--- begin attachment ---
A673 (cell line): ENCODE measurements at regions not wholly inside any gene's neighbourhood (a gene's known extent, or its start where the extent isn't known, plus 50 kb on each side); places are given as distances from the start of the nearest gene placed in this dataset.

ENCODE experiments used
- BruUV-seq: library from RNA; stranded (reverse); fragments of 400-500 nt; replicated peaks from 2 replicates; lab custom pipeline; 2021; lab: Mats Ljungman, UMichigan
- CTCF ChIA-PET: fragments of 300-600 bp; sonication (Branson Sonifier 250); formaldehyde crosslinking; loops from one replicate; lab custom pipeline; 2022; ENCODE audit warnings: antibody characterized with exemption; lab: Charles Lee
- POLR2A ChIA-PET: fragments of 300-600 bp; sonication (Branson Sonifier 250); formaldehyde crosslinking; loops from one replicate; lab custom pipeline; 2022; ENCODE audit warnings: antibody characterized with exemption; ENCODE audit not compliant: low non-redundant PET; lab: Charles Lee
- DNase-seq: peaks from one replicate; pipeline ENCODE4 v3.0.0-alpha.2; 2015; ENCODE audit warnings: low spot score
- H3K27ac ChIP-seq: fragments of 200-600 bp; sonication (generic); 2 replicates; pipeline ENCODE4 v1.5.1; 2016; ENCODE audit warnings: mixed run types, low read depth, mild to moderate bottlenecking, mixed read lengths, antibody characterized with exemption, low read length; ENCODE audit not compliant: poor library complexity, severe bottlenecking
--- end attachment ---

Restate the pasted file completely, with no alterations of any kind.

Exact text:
A673 (cell line): ENCODE measurements at regions not wholly inside any gene's neighbourhood (a gene's known extent, or its start where the extent isn't known, plus 50 kb on each side); places are given as distances from the start of the nearest gene placed in this dataset.

ENCODE experiments used
- BruUV-seq: library from RNA; stranded (reverse); fragments of 400-500 nt; replicated peaks from 2 replicates; lab custom pipeline; 2021; lab: Mats Ljungman, UMichigan
- CTCF ChIA-PET: fragments of 300-600 bp; sonication (Branson Sonifier 250); formaldehyde crosslinking; loops from one replicate; lab custom pipeline; 2022; ENCODE audit warnings: antibody characterized with exemption; lab: Charles Lee
- POLR2A ChIA-PET: fragments of 300-600 bp; sonication (Branson Sonifier 250); formaldehyde crosslinking; loops from one replicate; lab custom pipeline; 2022; ENCODE audit warnings: antibody characterized with exemption; ENCODE audit not compliant: low non-redundant PET; lab: Charles Lee
- DNase-seq: peaks from one replicate; pipeline ENCODE4 v3.0.0-alpha.2; 2015; ENCODE audit warnings: low spot score
- H3K27ac ChIP-seq: fragments of 200-600 bp; sonication (generic); 2 replicates; pipeline ENCODE4 v1.5.1; 2016; ENCODE audit warnings: mixed run types, low read depth, mild to moderate bottlenecking, mixed read lengths, antibody characterized with exemption, low read length; ENCODE audit not compliant: poor library complexity, severe bottlenecking